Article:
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Re: [RFC] Very Low Signal to Noise Ratio on FD
From: "Stack Smasher" <stacksmasher () gmail com>
Date: Mon, 15 Sep 2008 16:38:10 -0400

I would never think of filtering FD, the colorful comments are what make
this list classic! Filtering it out would be a tragedy and a crime against

On Mon, Sep 15, 2008 at 3:45 PM, Od Orf <mr0d0rf () googlemail com> wrote:

Dear All,

I've been reading Full Disclosure for quite some time and, for the
most part, value the content I find here.  It helps me with my work
and helps me keep abreast of developments in the wonderful worlds of
network and application security.

In this post, I seek to spark some discussion as to how this
unmoderated list might improve it's effectiveness with regard to
"self-policing" and how subscribers might employ methods to filter
extraneous content whilst retaining that which is truly valuable.

On a personal level, I have tried in the past to filter out posts
which fail to meet certain criteria using both blacklists and
whitelists of content keywords.  I've found these to be ineffective in
so much as either filtering the signal or not filtering the noise to
varying degrees.  I've tried blacklisting email addresses where the
content is often of little value, but again this is not very effective
at filtering out noise (although it usually has very little negative
impact on the signal).
These methods have taken-up far too much time to implement and manage
for their levels of effectiveness and perhaps exceed the time spent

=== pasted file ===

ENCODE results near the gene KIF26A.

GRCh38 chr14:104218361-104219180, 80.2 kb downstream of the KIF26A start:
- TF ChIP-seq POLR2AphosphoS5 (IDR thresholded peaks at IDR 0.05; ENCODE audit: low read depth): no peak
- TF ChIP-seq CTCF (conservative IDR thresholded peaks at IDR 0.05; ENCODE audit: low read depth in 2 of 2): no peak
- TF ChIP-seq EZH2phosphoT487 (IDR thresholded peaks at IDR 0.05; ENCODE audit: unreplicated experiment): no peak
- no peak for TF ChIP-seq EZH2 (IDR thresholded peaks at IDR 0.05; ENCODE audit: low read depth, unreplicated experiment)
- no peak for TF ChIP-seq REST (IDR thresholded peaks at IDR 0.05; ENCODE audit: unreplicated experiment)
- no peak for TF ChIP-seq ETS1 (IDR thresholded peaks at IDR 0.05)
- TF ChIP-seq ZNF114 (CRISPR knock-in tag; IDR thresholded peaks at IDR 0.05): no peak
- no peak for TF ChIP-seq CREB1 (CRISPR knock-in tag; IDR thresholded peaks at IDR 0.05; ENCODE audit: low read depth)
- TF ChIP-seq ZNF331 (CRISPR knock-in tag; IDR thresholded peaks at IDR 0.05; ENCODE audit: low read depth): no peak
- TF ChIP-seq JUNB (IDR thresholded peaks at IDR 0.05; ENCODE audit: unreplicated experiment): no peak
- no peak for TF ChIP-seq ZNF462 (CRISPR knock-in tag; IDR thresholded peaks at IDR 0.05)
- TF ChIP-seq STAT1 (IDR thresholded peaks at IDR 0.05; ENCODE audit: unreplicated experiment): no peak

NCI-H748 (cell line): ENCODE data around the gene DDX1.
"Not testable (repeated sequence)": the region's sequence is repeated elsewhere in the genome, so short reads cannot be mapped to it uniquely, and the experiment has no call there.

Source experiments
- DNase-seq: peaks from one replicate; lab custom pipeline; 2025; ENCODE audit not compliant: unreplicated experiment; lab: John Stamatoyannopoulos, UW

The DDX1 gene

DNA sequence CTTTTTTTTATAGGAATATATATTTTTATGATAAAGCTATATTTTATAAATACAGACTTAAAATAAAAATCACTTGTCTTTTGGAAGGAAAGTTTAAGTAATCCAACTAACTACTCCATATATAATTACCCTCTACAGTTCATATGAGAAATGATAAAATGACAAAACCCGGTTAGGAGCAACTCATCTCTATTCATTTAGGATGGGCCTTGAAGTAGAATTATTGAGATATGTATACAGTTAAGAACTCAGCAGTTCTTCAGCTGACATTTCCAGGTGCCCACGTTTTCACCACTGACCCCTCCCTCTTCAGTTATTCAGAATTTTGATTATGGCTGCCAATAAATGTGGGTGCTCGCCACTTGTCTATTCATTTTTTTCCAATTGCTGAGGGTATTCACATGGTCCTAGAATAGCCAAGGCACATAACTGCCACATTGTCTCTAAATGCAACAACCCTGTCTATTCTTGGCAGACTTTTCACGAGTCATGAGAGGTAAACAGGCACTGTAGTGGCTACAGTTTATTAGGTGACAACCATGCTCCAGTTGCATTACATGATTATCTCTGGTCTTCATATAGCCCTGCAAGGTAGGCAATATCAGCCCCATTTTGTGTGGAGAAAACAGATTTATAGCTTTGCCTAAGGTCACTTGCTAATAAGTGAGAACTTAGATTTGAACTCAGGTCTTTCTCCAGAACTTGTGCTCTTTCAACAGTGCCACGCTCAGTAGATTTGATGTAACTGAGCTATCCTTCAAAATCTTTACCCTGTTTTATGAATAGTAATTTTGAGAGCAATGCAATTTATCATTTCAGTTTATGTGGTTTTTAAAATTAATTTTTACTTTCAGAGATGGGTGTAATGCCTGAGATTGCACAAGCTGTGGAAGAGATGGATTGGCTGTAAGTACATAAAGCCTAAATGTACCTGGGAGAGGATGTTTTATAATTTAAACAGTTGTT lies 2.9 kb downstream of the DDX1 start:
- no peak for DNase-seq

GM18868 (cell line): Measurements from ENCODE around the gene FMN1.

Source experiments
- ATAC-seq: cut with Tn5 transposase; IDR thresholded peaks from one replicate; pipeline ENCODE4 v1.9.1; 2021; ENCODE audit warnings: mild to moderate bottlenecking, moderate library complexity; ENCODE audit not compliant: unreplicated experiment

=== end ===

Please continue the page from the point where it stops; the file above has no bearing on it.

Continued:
manually reviewing posts to determine their worth.

Many of you would no doubt agree that the dissatisfaction with the
level of noise is oft expressed (which often generates further noise).

One possible solution which would require consensus might to be apply
lessons learned by parents and other adults with responsibility for
When dealing with a child displaying anti-social or otherwise
undesired behaviour, one should not engage the child at that same
level.  For example, one should not retort as this implies permission
and complicity.  Instead a clear indication should be given that the
behaviour of the child does not meet the required level of
desirability.  This should be done in a non-threatening, but
authoritative response and delivered in an articulate and consistent
manner.  The key is to set clear boundaries.
Failure to stay within clearly defined boundaries carries a penalty,
such as a child time-out (naughty-chair) where the child is removed to
an area where they are unable to participate but can observe the
continuation of normal activity.

Obviously I am not comparing any FD users to children nor suggesting
they be treated as such, but I think that an approach similar to this
may have some merit for dealing with the phenomenon of noise
escalation which often occurs in response to a noisy event.

If, for example, a message was posted to the list which was perceived
to be undesirable, disrespectful or otherwise noisy it might help a
great deal if firstly the poster were gently chided with respect to
their post and secondly the post elicited no other response and
certainly none which might be perceived as undesirable.  The latter I
think is most important because without such responses, there is a)
less noise generated and b) less fuel for those who repeatedly post
trivial and useless or inflammatory material.

Finally, I should say that I am acutely aware that this post may
itself be construed as noise, but I hope humbly that it is received in
the spirit with which it is meant.

I welcome your ideas and recommendations.


Iain O'Dorf

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